Action Philosophers Giant-Sized Thing Volume 3. They canceled this series right after I finished with the first two trades, and single issues were tough to track down. It’s a shame they did, because what I read was phenomenal. Biographical stories and the major theories of famous philosophers boiled down to basic, easily digestible pieces that explode with the same sort of wild energy that spills from Silver Age superhero stories. One of the most enjoyable things I’ve ever read, but alas, it was educational and so it failed to catch on.
I’ve got a couple of things lying around half-read at the moment, which is usually the case with me. I just wrapped up the new, third volume of Osamu Tezuka’s Black Jack, which is awesome and should be available from Diamond any week now.
I’m also halfway through the following: I Live Here, the Mia Kirshner edited book about refugees and human misery, which is very well put together but makes for such traumatic reading that I need to put it down every now and then; Against Pain, the new collection of Ron Rege Jr.’s work from D&Q (it’s nice to have all this material in one place); and Kramer’s Ergot 7, which I bring out late at night (gotta keep those NSFW images away from the kids), flip through a few pages, and then put back in its hidey-hole.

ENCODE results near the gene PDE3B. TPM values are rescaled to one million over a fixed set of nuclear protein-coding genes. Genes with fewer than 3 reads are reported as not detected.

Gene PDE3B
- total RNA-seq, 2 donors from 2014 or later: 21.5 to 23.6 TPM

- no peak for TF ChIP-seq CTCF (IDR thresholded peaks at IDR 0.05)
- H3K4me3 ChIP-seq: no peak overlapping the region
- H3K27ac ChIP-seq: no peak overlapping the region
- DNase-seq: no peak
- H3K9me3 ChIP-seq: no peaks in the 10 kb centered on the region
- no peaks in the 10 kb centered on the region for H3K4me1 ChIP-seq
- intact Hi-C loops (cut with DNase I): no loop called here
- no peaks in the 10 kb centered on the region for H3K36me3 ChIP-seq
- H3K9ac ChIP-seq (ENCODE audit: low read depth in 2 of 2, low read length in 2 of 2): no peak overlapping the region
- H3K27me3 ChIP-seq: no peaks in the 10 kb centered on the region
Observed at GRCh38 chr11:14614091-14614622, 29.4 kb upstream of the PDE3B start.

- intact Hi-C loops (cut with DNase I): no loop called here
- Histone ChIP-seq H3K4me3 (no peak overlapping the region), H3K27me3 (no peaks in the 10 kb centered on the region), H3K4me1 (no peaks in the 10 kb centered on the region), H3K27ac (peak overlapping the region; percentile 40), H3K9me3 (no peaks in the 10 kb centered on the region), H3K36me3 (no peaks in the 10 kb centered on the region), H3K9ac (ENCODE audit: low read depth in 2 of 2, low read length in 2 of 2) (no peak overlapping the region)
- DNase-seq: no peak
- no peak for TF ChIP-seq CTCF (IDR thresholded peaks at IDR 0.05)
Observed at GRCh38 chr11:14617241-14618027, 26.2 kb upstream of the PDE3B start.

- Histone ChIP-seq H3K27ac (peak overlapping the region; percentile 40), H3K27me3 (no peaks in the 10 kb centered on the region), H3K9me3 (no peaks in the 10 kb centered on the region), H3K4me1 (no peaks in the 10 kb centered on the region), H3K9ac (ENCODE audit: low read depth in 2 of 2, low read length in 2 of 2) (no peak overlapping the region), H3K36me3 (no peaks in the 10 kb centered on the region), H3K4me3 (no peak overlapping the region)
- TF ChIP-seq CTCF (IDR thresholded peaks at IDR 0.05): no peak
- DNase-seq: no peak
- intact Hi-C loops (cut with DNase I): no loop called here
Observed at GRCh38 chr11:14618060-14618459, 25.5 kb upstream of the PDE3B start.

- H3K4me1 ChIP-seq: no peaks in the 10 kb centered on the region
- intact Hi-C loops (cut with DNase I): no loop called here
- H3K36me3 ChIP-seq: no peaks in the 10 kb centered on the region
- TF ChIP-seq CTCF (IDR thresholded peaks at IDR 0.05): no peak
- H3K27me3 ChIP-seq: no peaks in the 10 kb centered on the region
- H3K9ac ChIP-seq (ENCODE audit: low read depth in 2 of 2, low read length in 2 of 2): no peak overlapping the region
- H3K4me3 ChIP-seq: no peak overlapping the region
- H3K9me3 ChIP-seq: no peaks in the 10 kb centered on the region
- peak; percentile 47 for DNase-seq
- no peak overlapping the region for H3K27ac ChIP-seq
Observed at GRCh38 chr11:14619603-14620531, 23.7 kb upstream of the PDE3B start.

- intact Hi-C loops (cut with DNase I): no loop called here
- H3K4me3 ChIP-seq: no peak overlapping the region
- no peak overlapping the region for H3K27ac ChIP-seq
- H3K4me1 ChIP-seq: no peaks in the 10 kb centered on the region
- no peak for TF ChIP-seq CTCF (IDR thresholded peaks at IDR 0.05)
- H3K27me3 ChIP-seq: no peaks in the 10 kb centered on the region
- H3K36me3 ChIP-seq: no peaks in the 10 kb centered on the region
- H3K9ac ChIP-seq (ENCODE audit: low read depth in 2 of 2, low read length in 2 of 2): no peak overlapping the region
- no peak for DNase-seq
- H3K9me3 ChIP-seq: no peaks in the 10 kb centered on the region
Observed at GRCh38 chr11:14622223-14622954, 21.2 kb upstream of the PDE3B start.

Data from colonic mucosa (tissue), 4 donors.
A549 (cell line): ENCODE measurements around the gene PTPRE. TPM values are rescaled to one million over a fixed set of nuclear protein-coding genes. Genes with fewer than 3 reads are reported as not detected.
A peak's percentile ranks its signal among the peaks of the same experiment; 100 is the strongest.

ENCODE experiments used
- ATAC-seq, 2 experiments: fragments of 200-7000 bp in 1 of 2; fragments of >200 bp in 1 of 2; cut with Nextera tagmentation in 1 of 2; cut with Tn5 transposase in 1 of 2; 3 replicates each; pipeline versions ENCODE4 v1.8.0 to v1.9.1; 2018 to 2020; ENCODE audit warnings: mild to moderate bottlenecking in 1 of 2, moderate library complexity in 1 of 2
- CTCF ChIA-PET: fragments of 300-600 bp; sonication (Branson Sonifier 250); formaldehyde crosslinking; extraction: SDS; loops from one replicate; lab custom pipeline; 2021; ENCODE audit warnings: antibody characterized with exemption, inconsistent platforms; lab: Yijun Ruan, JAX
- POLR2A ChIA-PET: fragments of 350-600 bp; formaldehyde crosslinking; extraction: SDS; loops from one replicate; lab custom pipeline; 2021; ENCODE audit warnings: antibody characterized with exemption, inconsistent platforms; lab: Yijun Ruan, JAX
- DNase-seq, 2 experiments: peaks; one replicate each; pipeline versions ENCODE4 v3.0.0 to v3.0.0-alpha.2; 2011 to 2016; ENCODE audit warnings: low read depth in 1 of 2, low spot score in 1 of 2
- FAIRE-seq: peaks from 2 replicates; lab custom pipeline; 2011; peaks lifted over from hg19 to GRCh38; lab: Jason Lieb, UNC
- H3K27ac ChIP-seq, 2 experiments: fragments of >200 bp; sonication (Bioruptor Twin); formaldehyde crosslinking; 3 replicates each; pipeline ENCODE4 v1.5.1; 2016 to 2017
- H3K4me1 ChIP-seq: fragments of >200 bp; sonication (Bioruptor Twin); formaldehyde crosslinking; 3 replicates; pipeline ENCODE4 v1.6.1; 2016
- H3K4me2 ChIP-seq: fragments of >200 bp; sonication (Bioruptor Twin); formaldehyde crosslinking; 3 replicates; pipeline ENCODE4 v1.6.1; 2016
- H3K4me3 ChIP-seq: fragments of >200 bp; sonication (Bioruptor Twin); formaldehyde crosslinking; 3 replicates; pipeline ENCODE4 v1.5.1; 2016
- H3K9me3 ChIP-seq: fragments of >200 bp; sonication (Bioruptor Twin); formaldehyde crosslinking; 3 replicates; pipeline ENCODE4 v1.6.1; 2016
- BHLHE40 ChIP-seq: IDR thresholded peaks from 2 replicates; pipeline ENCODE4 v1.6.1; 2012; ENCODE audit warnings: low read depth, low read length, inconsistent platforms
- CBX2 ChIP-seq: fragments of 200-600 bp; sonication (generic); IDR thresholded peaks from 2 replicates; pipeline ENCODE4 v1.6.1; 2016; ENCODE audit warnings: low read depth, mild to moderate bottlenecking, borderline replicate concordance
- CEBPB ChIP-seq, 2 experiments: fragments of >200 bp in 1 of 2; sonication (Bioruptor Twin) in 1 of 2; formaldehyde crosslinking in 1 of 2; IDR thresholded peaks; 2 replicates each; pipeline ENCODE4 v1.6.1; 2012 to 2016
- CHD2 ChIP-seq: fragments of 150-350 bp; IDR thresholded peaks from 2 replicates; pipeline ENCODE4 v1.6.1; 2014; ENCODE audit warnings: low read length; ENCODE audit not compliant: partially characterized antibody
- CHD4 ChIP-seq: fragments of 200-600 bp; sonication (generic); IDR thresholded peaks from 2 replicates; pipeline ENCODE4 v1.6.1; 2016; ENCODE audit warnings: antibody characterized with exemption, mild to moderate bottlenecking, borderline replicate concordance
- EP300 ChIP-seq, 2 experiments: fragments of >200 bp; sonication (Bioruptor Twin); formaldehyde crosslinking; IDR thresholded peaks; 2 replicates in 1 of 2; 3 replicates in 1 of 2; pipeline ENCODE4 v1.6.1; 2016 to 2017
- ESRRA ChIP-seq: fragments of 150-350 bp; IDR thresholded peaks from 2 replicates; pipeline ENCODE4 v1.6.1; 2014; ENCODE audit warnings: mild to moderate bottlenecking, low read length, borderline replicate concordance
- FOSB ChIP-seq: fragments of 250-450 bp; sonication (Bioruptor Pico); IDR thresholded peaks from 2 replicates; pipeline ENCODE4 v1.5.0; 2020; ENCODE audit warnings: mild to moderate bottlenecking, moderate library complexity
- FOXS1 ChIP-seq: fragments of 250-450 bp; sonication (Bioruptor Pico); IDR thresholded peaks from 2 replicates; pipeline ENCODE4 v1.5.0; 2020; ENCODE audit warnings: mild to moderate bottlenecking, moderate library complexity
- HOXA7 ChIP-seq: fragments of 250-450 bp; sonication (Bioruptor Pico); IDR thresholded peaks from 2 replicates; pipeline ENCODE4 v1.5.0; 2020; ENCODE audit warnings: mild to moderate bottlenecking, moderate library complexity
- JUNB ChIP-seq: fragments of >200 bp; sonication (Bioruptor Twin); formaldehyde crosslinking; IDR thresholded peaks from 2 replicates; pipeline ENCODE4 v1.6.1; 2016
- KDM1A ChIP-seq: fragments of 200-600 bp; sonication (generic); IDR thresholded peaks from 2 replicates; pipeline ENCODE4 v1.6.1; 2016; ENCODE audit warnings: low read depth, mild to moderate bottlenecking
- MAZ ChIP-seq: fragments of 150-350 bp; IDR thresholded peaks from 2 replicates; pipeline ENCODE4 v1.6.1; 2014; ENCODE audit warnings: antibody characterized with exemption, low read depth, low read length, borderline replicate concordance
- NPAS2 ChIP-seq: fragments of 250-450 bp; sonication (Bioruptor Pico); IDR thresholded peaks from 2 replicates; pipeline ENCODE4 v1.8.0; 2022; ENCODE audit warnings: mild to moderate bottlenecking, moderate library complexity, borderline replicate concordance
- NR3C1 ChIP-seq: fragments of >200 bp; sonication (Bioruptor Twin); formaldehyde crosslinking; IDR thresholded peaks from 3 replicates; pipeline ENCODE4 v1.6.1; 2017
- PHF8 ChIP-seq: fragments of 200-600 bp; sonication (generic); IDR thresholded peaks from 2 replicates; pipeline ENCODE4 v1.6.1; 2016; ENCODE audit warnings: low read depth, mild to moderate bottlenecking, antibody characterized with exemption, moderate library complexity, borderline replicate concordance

Hellcat: Marvel needs to make this miniseries an ongoing or find some other monthly book for writer Kathryn Immonen. In a market lacking a strong number of female leads, Hellcat is a zany exception.
Ghost Rider: I have never ever given a damn about the Ghost Rider character dating back to the 1970s or 1980s when I first saw him in a forgetable Marvel Team-Up issue. I mean, I remember thinking when they did that substitute Fantastic Four team that featured him, I thought: “Nice Art Adams art, but who needs Ghost Rider.” For the first time in the character’s long and varied existence, Jason Aaron has actually got me reading and enjoying Ghost Rider.
Any of the Marvel Adventures line: Marvel continuity chokes on so many event stunts it’s amazing any plot resolution every occurs. The only Avengers book I can read these days is targeted for children. Paul Tobin’s Fantastic Four with David Hahn on art meets a monthly deadline and entertains me, which is more than I can say for the regular FF Millar/Hitch ongoing.
Tiny Titans (Johnny DC): Any book that feeds my son’s sense of humor pays for itself with one reading.
Firebreather (Image): Phil Hester and Andy Kuhn bring folks a book with a teenage hero, divorced parents and a custody switch that requires air transport and secret government agency help. And some of the oddest father-son bonding battle scenes one can imagine.